The Vortex Disc, the blue/red counter is placed Build side up (blue) and the arcs selected for this match are placed around it to complete the circle, markers being placed on the zero of the track on each arc. The rules do need a good read through first as they are a little disjointed - for example on page 6 it says to shuffle each team's deck separately but at this point no mention of decks has been mentioned. Yes there are two decks of cards, one blue backed the other green backed and commonsense should tell you there is one deck for each team but players who have bought this game because they are Doctor Who fans, not truly gamers, should be encouraged to read the rules through (and they aren't).
Players take turns in clockwise, thus team, order to play cards, like spokes on a wheel, face up onto each other so that the top header can be read clearly; these are positioned against the circle creating a discard stack of their own cards as necessary. Instead of playing a card they can discard a card which allows them to move the Doctor. Players must ensure, or at least do their best, that their team doesn't run out of cards. Discards can be reshuffled to form a new deck but if there are no cards in the discard stack and their deck expires their game is over - exterminated !
Instead of Hearts, Clubs etc the suits for these numbered cards are Plan, Quip, Threat and Tech with the numbers being positive for the blue (Doctor's) cards and negative for the green (Enemy) cards; cards without numbers are "Specials". These Special cards have two possible effects but you only get to choose one of them when you play the card. Example; green card "Negate" allows the player to Remove a Quip, or to Counter any blue card as it is played, at least that's how we read it. The actual wording is "Counter any Doctor's card play ..." it could be interpreted that this means you could Counter any Doctor's card but is it a) already in play ? or b) as it is played ? or both ? As I say, we play using option b).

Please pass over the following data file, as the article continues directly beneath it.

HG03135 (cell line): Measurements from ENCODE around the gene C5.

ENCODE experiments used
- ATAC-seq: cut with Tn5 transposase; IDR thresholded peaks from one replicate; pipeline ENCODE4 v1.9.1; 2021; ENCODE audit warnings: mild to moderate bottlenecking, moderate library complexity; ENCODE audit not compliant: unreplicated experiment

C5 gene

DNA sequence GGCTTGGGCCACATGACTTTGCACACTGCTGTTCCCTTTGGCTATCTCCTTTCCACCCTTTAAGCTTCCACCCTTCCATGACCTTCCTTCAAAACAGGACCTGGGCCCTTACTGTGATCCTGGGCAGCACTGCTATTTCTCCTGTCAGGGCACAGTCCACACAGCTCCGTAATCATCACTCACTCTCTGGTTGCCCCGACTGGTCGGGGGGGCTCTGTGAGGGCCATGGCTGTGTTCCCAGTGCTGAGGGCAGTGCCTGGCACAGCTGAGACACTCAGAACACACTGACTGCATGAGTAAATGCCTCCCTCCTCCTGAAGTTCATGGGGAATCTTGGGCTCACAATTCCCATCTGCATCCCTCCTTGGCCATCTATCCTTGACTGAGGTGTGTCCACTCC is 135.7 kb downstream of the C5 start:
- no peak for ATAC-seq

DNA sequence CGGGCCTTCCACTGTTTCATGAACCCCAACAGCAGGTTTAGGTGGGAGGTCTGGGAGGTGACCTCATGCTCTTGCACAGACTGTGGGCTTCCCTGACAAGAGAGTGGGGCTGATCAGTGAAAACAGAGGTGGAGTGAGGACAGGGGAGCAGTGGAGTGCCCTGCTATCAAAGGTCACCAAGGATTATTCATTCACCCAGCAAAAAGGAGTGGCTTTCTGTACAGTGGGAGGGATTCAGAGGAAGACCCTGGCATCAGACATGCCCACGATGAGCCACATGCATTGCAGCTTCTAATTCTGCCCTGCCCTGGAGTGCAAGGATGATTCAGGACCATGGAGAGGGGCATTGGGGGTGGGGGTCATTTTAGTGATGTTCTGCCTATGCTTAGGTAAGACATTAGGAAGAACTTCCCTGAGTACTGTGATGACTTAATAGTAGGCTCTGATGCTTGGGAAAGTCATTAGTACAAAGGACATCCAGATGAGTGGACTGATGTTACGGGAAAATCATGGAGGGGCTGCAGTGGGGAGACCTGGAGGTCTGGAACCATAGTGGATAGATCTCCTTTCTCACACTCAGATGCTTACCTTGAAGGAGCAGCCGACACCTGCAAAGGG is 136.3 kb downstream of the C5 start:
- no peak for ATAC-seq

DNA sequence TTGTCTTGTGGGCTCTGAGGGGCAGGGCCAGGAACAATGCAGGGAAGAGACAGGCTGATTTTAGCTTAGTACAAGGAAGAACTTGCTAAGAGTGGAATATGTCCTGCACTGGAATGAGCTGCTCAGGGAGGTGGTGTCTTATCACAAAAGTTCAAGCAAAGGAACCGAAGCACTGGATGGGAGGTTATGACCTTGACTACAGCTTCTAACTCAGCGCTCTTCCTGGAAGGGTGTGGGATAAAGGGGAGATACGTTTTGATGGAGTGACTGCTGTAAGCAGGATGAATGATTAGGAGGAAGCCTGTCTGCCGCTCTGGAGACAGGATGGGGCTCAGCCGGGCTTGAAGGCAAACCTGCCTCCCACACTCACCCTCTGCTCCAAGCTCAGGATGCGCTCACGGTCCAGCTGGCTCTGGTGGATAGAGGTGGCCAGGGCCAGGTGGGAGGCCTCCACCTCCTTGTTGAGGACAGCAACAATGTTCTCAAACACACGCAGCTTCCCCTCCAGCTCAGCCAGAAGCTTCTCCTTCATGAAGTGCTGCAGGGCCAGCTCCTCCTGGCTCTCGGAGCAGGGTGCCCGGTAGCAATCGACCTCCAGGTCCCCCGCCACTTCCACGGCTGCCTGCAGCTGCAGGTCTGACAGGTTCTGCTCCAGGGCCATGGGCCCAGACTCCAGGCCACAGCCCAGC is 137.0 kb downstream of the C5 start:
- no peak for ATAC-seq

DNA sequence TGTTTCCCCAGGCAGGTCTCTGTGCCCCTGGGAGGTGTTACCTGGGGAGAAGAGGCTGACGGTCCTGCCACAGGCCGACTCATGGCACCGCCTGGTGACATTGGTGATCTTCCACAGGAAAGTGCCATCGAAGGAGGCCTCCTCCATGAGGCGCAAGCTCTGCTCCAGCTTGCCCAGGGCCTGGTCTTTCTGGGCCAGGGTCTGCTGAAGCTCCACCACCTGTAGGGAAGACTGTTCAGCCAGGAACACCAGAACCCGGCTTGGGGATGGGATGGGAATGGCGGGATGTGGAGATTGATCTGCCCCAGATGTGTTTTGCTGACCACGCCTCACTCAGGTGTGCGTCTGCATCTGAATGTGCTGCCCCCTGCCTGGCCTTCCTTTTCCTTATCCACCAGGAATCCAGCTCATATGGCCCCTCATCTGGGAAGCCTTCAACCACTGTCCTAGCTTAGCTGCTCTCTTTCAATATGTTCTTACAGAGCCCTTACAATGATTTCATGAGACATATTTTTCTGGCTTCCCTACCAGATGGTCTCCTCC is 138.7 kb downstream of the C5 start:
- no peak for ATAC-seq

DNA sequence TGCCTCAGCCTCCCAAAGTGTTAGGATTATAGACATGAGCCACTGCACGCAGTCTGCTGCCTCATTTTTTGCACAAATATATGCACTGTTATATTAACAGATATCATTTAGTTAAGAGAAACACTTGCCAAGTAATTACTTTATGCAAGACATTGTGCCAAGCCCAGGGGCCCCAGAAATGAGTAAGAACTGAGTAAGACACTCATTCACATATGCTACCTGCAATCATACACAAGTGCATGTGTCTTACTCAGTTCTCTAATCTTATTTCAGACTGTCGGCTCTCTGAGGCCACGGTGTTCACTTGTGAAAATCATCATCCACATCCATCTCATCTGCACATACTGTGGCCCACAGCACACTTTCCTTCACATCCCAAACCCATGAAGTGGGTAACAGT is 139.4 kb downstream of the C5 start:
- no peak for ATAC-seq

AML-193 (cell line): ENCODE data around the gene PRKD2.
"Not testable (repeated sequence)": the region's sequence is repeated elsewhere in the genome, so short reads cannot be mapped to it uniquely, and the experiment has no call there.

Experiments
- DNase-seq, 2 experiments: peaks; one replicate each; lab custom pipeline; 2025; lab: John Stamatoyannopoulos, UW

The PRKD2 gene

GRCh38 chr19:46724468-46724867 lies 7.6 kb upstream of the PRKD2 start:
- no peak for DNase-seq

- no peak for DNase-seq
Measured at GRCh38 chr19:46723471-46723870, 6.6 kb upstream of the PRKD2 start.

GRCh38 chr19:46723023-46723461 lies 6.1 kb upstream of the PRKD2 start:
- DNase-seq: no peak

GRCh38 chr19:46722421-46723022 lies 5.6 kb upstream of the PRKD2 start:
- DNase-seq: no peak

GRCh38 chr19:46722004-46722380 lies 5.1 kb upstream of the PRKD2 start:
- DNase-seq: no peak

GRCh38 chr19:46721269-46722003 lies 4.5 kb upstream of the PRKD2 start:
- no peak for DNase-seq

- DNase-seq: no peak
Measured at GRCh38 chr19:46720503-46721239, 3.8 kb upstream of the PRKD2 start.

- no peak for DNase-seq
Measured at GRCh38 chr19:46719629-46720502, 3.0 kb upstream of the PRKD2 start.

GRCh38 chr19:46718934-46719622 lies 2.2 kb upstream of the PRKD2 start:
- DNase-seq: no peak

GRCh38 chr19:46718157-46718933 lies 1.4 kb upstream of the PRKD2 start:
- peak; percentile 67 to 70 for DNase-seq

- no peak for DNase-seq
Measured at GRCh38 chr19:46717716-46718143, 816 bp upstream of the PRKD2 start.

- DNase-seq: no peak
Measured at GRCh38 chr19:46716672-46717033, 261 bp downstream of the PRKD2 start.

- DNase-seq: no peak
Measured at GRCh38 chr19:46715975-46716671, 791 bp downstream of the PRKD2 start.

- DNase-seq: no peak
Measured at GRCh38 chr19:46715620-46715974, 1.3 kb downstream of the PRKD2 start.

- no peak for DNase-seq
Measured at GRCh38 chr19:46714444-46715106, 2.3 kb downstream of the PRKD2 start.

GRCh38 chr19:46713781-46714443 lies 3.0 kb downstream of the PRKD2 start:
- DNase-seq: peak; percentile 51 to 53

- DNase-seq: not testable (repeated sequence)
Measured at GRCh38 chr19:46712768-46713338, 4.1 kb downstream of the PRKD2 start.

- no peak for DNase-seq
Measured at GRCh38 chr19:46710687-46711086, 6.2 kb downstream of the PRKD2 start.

The spoke on which the numbered cards are played depends on the type of card being played - Quips can only be placed on the Companions arc spoke, Threats only on the Enemy arc, Tech not on the Enemy arc and Plans on any stack. Each card has its own effect that can affect the spoke it is placed on. The value markers on each arc's track record the value of the cards in the spoke and are flipped over from the + side to the - side if the value is in the negative. It's all about playing the best cards on the required spoke at the best time. Arcs have abilities that are triggered when the Doctor is on the specific arc but to begin with the Doctor is off the board so it might be highly relevant to get the Doctor into play, though once he has been moved he never moves off again, only round the arcs.